The 1 cm2 microchip used for NIST’s Johnson Noise Thermometry work, fabricated at the Boulder, Colo., campus. NIST has recently made substantial improvements to its Johnson-noise thermometry system, which is playing a vital role in the worldwide effort to determine the value of a key physical constant in time for the impending redefinition of the International System of Units (SI) in 2018. The system is now capable of yielding statistical uncertainties 10 times smaller than its predecessor. ”It’s a new era of electronics and systems for noise thermometry,” says Weston Tew, who heads the Johnson Noise Thermometry (JNT) project at NIST’s Gaithersburg, MD, campus. ”We’ve had other systems in the past, but this is now the third generation of technology.”
The upgrades will help Tew and colleagues in their pursuit of the most accurate values possible for the Boltzmann constant (k), which relates the total internal energy of a system to its temperature and will be used to redefine the kelvin, the SI unit of thermodynamic temperature. The measurement determines the ratio of k to another fundamental invariant of nature: the Planck constant (h), which relates energy to frequency.
The best authoritative measurements of the Boltzmann constant to date have been made with acoustic thermometers that relate the speed of sound in a gas to thermodynamic temperature. But it is highly desirable to compare values obtained to a similar uncertainty by different physics and different technology. That’s where JNT comes in the SI redefinition.
Johnson noise is the tiny fluctuation in voltage caused by random thermal motion of charge-carriers (chiefly electrons) in a resistor, which is directly proportional to temperature. The greater the amplitude of the voltage fluctuation, the higher the temperature.
JNT measurements are challenging. The thermal voltage noise signal is exceedingly faint compared to other sources of noise in the system—on the scale of nanovolts (10-9 V) per square root of the frequency for a 100 ohm resistor at room temperature. Yet NIST’s system can be utilized to measure k to a statistical uncertainty of only about 12 parts per million over one day of averaging.
The key enabling technology is an innovation developed at NIST’s Boulder, CO, laboratories: the Quantized Voltage Noise Source (QVNS). The QVNS generates a precisely controllable amount of voltage fluctuation which is basically equivalent to thermal voltage noise. But the QVNS signal is the opposite of random. It uses arrays of Josephson junctions, superconducting circuits that operate with quantum accuracy. It can be set to any desired value to match the thermal voltage noise of any resistor at any temperature, with output in perfectly quantized integer units of h/2e, where e is the charge of the electron. Thus is serves as a calculable noise source reference.
NIST’s JNT instruments can operate in either of two modes. In the absolute measurement mode, the noise power of the QVNS is programmed to balance that of a thermally generated Johnson noise source, resulting in a thermodynamic temperature independent of any fixed-point reference. In the relative measurement mode, the process is repeated at another temperature and another synthesized noise power, resulting in a thermodynamic temperature ratio. Both methodologies represent a significant advance over conventional JNT methods, which have less flexibility and functionality.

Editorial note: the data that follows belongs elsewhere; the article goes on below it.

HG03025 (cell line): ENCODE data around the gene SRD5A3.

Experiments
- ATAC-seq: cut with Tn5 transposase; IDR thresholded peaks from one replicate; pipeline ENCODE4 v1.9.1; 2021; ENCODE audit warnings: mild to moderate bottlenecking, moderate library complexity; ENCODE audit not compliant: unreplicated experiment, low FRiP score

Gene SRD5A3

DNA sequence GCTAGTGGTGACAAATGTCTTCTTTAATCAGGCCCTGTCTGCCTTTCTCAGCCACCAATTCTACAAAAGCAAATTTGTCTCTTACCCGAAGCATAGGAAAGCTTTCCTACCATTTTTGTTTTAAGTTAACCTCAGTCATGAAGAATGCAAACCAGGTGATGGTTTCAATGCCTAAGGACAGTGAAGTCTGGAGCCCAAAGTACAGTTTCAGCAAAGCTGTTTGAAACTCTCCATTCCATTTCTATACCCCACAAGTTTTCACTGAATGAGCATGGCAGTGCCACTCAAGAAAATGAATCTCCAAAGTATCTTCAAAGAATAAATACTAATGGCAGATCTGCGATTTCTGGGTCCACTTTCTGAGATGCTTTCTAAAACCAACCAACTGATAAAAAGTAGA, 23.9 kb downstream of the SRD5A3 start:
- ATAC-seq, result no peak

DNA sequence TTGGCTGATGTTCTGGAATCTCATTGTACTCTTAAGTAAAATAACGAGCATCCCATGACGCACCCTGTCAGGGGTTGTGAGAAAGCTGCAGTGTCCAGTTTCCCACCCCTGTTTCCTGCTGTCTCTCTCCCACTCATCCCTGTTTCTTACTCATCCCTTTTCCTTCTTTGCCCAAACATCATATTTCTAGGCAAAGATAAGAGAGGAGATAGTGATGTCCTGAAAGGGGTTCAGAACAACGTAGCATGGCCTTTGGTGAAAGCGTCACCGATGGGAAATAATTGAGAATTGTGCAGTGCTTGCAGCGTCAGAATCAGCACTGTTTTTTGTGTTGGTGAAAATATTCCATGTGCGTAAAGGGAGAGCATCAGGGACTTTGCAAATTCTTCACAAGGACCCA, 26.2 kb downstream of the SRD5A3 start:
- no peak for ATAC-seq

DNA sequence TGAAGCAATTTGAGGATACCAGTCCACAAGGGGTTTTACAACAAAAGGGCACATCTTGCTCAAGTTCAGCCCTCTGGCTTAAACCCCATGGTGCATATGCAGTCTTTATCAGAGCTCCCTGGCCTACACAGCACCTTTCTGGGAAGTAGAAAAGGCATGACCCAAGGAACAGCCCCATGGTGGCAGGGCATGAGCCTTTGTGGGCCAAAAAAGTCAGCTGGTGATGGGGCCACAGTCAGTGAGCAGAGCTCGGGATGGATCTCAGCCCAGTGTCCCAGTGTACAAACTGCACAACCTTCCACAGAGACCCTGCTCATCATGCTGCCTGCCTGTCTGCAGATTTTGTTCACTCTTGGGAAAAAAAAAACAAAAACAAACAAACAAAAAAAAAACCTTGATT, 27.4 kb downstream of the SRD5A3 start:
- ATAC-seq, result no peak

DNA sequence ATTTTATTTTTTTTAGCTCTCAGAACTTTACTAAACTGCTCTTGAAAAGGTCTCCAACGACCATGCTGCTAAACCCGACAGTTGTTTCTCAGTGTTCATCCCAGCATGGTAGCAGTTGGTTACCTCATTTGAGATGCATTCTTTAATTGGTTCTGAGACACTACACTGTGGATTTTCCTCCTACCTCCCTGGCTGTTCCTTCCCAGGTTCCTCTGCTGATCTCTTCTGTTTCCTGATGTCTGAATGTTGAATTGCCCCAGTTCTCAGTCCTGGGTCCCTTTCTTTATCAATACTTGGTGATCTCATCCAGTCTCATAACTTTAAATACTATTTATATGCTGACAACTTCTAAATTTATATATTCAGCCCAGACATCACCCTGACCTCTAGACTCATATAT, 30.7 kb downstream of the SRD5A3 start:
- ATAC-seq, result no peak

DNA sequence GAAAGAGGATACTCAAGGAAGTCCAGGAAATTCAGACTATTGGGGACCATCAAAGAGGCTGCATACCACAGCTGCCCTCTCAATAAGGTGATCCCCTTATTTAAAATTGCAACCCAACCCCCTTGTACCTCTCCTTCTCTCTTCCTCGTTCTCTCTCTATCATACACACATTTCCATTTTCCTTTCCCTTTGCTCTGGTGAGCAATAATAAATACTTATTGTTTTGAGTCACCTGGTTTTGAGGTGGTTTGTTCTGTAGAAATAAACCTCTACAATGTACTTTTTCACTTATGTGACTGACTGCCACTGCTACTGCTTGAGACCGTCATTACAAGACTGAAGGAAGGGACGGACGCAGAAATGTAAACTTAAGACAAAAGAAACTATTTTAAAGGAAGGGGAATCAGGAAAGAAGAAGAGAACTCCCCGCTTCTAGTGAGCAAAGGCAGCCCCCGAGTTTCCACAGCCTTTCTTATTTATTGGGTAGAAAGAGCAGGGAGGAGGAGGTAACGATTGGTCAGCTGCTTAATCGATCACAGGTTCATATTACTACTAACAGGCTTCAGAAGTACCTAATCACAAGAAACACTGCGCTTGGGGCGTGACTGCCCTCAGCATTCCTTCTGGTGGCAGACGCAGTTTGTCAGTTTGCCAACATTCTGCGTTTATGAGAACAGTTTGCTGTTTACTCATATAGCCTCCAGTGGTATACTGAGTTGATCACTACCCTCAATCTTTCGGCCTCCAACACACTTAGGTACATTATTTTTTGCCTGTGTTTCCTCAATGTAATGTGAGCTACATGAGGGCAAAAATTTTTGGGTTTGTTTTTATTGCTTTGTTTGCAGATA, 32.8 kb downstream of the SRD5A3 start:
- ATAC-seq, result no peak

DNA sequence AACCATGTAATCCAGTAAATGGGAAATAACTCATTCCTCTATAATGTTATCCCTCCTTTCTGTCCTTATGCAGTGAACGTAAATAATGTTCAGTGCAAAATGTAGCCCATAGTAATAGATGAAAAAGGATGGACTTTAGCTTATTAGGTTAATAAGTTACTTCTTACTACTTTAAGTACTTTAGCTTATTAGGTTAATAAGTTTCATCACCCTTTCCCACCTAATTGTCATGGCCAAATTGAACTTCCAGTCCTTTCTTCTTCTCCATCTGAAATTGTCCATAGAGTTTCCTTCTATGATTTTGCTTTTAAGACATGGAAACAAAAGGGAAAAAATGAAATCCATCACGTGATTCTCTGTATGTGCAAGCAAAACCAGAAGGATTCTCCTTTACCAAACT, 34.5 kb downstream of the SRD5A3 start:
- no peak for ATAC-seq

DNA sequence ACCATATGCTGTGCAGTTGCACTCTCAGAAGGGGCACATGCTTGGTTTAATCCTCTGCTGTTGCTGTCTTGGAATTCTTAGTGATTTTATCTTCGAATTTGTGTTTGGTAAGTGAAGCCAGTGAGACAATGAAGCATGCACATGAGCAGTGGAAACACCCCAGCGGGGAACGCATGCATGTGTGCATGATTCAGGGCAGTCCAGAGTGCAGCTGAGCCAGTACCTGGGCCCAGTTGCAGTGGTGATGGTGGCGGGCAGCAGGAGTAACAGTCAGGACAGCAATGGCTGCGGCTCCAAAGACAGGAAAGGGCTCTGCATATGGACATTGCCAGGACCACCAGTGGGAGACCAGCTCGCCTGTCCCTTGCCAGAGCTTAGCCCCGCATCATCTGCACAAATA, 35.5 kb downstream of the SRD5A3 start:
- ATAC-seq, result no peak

”We’re generating noise, or rather, pseudo-noise,” Tew says. ”You can program these Josephson junctions with a digital code generator that puts out very fast pulses. It looks like noise for all practical purposes, but is deterministic in the sense that it simply repeats a known pattern over and over again. But in the time domain it looks stochastic, noisy.”
That noise signal can be adjusted until it perfectly matches the amplitude of the thermal Johnson noise that exists in any conductor at a finite temperature.
NIST’s JNT research is conducted at three different locations on NIST’s Maryland and Colorado campuses. It is the only experiment in the world that is measuring the ratio of k to h. Doing so makes the measurement of k more accurate because of the much lower uncertainty in the value of h.
In the experiment, the QVNS output is matched to Johnson noise from a resistor kept at the triple point of water. The thermal noise amplitude is proportional to the Boltzmann constant times the temperature, which is known exactly. The QVNS noise amplitude is determined by multiples of the Planck constant, which is known to an uncertainty of 12 parts per billion. Thus both k and h are incorporated as a ratio from these measurements.
The JNT process entails amplifying both those signals about 50,000-fold using identical apparatus and then matching the two. NIST’s improved electronics suite helps minimize errors in that process. ”The beauty of it is that when you amplify the signal and you amplify the pseudo noise in exactly the same way, with the same instrumentation, a lot of systematic errors cancel out,” Tew says. ”You can average away all the extraneous noise and what’s left is the noise you really want to measure.”
This capability can be used to measure absolute temperatures at fixed points on the international temperature scale.
”We are excitedly anticipating the results of this study,” says Gerald Fraser, Chief of NIST’s Sensor Science Division. ”If everything goes as planned, the NIST JNT measurements will provide a robust and independent test of the acoustic thermometry measurements that are presently the primary input for the value of the Boltzmann constant when it becomes fixed under the redefinition of the SI.”
Explore further:NIST ’noise thermometry’ system measures Boltzmann constant
Provided by:National Institute of Standards and Technology